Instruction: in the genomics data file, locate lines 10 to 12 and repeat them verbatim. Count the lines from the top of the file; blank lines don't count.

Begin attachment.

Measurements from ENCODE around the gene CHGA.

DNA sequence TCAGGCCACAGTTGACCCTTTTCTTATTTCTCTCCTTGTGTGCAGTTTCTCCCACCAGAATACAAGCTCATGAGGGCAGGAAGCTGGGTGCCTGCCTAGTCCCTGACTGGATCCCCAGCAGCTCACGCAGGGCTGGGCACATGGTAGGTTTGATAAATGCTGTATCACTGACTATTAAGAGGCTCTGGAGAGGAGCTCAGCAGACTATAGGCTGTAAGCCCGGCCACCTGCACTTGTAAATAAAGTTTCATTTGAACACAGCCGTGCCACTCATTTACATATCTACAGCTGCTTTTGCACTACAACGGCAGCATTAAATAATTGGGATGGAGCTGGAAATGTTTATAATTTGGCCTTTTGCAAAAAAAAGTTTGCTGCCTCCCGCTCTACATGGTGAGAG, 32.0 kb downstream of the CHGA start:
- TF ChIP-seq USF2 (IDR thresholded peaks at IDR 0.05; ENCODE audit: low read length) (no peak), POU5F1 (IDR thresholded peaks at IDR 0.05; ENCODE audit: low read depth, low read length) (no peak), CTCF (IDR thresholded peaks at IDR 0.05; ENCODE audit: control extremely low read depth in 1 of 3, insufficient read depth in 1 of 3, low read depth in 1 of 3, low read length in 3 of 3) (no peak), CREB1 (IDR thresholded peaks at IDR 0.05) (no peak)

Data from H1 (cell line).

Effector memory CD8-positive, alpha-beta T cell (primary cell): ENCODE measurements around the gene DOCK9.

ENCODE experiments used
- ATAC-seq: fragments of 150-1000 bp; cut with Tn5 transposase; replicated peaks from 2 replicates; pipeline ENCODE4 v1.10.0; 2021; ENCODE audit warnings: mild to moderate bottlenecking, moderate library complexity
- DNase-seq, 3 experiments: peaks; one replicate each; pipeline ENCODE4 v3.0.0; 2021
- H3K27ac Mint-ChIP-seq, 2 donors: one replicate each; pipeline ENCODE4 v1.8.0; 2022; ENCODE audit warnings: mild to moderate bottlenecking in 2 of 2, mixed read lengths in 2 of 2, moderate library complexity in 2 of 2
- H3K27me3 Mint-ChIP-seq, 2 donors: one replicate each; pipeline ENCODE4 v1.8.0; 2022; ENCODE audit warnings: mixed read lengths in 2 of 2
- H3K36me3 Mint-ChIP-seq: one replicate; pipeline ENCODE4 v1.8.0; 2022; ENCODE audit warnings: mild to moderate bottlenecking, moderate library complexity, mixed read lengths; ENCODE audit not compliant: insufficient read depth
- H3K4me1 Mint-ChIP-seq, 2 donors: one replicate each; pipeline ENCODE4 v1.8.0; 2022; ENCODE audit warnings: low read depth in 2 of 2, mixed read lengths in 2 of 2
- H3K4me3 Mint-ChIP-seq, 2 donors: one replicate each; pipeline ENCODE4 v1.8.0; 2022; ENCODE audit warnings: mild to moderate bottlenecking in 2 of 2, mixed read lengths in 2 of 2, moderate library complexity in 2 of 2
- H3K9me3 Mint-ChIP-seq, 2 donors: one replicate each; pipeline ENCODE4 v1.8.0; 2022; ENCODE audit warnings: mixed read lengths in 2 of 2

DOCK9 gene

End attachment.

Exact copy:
- H3K27me3 Mint-ChIP-seq, 2 donors: one replicate each; pipeline ENCODE4 v1.8.0; 2022; ENCODE audit warnings: mixed read lengths in 2 of 2
- H3K36me3 Mint-ChIP-seq: one replicate; pipeline ENCODE4 v1.8.0; 2022; ENCODE audit warnings: mild to moderate bottlenecking, moderate library complexity, mixed read lengths; ENCODE audit not compliant: insufficient read depth
- H3K4me1 Mint-ChIP-seq, 2 donors: one replicate each; pipeline ENCODE4 v1.8.0; 2022; ENCODE audit warnings: low read depth in 2 of 2, mixed read lengths in 2 of 2